Parents Make Fat Kids - © Joe_13 - Flickr via CC BY-ND 2

Childhood Obesity: Fat Mom, Fat Child?

Science has revealed many things to us about our bodies and our bodies’ issues. But a recent study suggests that an overweight mother who consumes a high-fat and high-sugar diet can cause changes in her developing fetus that lead to obesity in childhood and heart trouble later in life…

Fat Parent Fat kid - © Frank Siteman - Science FactionA new study shows that obese mothers are likely to have obese children
– via a physical process that starts in the womb.

New research published in The Journal of Physiology indicates that an obese pregnant mother and exposure to a high fat, high sugar diet during pregnancy produces a “fatty liver” in the fetus, potentially predisposing their children to obesity. While the research has so far been performed only on monkeys, they are the closest relatives humans have, and scientists are confident that their findings can be applied to us.

The mother-child transfer of the tendency to obesity is apparently mediated by a process called developmental programming, which is currently poorly understood. This study found that when a fetus develops in an obese pregnant mother, fat accumulates in its liver and many metabolic pathways are disturbed. This is the first study to report that important recently discovered microRNAs (a DNA product which modifies protein synthesis) play a role in this increased deposition of fat in the liver.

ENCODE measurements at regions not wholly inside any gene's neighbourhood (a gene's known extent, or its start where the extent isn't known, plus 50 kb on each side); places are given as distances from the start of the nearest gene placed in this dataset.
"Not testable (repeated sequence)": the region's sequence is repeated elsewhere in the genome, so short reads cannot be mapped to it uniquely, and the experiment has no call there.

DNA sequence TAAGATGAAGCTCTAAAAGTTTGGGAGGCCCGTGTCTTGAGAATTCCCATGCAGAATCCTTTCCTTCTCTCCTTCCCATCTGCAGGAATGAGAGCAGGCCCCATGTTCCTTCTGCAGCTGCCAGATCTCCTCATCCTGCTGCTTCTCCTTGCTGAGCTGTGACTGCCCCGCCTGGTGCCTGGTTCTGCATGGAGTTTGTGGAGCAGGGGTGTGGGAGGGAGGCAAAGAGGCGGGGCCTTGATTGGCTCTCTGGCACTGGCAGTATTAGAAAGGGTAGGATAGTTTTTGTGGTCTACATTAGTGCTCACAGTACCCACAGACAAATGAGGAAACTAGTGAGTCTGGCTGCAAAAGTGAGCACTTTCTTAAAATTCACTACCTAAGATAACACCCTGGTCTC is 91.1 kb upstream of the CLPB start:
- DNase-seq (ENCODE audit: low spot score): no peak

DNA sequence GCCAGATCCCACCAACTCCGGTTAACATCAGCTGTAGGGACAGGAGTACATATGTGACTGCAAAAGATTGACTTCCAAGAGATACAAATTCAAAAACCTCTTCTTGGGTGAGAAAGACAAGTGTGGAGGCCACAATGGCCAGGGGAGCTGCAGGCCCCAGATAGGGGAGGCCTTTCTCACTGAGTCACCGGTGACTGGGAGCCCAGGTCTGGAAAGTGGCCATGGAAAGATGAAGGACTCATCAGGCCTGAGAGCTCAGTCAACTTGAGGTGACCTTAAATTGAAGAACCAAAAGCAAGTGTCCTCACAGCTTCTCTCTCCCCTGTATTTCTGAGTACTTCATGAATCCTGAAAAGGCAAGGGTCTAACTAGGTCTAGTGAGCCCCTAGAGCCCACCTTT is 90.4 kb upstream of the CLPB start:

While there is always some fat in the liver, when the liver fat increases above normal an individual is said to have a “fatty liver.” As the amount of liver fat increases, troubles begin. If this is dealt with early, it can be reversed, however if fat deposition persists, the damage can lead to liver scarring and even later-life liver cancer.

The observations of this study may also help explain why children of obese mothers live shorter lives than the offspring of normal weight mothers.

Seems an easy thing to cure – right?

Alas, the new findings speak to a potentially huge problem, as Dr. Peter Nathanielsz, one of the lead investigators on the project explains: “This research is important as, throughout the world, over fifty percent of women of reproductive age are overweight or obese. “It wasn’t until we saw the microscope slides for the staining of liver sections showing very high amounts of lipid in fetuses of obese mothers that we realized the dramatic impact of maternal obesity at such an early developmental time point.”

One problem in dealing with the issue of obese mothers bearing obese children is that many cultural, dietary and other regional norms around the world will have to be successfully challenged by an army of public health agents, an army which does not at present exist. The vast majority of mothers across the globe, in underdeveloped countries, do not enjoy the luxury of a family physician let alone obstetrics and gynecology or pediatric specialists.

What you can do…

Obviously, women who are considering getting pregnant should also consider dieting if they’re overweight, switching to a healthier diet and, especially, cut down on the Fat and Sugar.

~ Maggie J.